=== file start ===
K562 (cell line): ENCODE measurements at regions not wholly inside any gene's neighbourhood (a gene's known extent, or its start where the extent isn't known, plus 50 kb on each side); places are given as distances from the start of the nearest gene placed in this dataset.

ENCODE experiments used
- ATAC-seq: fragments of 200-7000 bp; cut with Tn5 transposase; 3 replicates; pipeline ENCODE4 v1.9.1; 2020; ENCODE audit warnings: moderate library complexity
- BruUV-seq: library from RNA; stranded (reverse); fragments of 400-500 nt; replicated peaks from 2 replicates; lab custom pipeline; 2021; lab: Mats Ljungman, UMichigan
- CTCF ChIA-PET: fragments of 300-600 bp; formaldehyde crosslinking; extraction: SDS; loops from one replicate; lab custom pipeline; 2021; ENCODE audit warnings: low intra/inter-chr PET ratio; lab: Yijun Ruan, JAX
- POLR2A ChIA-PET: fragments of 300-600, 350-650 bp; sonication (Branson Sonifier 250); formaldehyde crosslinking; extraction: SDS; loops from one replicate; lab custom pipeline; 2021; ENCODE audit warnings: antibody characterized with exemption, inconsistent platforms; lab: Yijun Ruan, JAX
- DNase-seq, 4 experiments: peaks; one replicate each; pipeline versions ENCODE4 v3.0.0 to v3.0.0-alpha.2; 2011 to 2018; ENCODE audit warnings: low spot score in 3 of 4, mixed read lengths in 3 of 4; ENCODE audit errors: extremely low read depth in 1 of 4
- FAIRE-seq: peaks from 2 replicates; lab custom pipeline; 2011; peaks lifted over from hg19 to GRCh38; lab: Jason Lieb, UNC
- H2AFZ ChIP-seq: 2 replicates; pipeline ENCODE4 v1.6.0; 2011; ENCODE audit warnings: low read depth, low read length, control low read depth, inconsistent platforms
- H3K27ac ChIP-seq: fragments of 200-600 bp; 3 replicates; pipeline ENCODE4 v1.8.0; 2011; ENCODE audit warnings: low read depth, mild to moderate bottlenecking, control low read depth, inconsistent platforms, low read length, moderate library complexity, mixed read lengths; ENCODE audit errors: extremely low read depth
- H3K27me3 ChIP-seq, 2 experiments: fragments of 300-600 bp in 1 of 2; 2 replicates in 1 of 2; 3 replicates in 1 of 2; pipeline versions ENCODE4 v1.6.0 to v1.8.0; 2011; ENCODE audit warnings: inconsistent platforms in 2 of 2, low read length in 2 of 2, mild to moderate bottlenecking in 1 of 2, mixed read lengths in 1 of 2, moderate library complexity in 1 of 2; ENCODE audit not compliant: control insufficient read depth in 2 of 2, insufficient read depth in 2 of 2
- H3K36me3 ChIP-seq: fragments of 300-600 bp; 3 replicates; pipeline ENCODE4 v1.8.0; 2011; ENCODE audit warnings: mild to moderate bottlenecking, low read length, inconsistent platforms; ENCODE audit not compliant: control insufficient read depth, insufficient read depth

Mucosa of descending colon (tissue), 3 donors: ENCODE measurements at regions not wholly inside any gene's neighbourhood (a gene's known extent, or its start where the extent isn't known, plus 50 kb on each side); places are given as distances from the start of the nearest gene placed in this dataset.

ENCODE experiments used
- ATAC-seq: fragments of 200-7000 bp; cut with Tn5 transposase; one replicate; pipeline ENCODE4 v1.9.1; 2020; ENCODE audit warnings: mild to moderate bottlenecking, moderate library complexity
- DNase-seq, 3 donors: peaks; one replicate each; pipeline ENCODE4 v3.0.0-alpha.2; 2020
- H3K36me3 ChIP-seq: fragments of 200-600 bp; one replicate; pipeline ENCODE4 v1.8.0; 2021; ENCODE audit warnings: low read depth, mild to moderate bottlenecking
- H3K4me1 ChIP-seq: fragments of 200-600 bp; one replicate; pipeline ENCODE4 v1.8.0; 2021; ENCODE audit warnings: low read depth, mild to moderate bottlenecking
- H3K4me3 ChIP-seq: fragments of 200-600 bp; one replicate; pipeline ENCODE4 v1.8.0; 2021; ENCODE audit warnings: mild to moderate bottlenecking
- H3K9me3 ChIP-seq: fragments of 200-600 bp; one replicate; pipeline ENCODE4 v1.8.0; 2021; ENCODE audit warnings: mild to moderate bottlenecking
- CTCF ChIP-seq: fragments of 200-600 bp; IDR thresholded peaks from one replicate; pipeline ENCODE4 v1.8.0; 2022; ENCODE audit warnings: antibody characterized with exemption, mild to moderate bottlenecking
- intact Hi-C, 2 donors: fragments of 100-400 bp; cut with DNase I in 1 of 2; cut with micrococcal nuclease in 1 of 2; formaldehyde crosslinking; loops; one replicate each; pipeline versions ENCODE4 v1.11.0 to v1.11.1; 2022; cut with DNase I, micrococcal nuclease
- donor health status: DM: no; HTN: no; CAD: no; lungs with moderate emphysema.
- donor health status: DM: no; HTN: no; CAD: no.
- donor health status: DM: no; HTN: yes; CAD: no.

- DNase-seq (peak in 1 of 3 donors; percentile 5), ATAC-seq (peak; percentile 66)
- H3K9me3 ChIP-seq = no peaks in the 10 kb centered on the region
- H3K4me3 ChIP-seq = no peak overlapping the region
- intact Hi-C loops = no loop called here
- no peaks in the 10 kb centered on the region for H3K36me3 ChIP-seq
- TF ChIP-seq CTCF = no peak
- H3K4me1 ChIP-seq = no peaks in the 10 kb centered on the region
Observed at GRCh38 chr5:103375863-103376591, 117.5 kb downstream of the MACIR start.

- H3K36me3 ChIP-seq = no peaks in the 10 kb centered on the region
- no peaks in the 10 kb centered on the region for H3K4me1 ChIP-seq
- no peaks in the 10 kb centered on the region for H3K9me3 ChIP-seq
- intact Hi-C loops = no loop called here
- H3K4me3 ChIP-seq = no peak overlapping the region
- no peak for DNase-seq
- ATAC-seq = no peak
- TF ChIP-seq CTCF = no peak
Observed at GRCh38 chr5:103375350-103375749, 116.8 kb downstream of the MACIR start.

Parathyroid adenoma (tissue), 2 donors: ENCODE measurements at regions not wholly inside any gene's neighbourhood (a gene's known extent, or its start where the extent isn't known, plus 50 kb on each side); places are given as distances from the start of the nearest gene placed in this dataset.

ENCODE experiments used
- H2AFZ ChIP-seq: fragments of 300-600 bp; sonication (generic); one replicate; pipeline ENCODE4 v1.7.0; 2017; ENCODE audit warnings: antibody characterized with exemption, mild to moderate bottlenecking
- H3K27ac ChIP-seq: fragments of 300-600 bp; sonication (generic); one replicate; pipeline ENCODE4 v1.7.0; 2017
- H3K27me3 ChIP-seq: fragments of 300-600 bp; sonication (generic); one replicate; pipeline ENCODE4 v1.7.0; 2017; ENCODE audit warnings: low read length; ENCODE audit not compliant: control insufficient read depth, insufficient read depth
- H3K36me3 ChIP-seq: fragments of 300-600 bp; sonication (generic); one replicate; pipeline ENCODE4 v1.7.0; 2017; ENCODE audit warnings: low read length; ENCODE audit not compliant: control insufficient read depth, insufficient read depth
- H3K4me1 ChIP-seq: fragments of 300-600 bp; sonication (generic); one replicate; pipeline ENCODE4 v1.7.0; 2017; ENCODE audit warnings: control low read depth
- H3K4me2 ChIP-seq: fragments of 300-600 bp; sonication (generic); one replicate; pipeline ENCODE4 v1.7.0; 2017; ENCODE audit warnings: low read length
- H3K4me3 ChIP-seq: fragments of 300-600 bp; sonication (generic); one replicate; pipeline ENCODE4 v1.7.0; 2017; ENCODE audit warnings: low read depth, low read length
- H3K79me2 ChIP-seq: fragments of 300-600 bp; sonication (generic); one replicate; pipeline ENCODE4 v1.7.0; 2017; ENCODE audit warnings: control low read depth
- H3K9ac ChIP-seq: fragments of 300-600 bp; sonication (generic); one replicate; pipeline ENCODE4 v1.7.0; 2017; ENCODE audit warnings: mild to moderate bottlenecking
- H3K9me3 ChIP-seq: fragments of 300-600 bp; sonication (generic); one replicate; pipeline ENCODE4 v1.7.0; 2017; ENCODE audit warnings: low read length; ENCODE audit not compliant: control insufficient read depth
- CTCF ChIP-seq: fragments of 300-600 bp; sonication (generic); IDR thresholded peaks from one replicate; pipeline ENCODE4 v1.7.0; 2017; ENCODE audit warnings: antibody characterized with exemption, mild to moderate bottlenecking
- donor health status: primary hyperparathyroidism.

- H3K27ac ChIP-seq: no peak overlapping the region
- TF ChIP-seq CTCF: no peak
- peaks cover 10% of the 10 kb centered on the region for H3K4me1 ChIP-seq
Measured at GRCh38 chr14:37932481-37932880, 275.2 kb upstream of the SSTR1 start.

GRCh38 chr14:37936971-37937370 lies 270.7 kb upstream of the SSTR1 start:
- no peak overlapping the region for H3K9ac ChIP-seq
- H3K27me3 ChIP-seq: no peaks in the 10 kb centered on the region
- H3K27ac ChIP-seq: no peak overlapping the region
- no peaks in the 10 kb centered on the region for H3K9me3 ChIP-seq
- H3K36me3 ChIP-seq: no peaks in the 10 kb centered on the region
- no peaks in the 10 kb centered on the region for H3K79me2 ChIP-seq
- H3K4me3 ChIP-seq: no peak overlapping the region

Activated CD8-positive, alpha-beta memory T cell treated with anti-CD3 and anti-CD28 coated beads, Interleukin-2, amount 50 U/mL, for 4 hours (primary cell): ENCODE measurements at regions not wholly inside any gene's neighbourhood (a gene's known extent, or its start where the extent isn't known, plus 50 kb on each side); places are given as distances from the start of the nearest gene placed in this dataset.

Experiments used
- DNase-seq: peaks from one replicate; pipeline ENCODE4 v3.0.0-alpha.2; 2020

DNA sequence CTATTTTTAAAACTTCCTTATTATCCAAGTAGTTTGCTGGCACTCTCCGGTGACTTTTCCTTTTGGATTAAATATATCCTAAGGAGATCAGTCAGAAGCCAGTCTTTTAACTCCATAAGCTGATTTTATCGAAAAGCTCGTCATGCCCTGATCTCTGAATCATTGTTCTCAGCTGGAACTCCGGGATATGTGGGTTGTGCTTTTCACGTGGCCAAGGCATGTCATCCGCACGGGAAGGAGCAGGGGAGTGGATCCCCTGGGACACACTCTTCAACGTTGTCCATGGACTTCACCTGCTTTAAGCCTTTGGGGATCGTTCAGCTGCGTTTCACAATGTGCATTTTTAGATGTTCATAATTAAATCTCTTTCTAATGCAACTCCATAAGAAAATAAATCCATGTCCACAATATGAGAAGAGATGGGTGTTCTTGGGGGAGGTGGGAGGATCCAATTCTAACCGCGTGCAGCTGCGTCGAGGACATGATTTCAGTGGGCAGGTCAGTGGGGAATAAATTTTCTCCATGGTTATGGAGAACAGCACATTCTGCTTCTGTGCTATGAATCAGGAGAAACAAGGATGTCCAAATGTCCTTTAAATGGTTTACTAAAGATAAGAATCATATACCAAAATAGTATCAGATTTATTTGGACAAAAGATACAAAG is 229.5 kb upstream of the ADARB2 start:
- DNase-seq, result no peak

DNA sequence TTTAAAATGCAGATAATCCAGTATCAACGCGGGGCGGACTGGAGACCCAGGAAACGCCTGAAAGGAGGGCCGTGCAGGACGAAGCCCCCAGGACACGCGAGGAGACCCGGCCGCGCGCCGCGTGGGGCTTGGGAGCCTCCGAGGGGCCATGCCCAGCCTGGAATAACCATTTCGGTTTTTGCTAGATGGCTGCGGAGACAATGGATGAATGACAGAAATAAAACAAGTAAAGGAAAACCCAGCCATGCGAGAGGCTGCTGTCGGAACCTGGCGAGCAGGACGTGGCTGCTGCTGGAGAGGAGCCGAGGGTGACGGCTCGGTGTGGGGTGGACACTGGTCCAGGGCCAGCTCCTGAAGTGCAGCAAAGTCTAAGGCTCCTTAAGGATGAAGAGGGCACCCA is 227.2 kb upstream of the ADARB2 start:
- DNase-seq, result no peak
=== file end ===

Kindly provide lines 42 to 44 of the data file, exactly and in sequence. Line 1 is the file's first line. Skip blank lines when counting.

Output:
Observed at GRCh38 chr5:103375350-103375749, 116.8 kb downstream of the MACIR start.

Parathyroid adenoma (tissue), 2 donors: ENCODE measurements at regions not wholly inside any gene's neighbourhood (a gene's known extent, or its start where the extent isn't known, plus 50 kb on each side); places are given as distances from the start of the nearest gene placed in this dataset.

ENCODE experiments used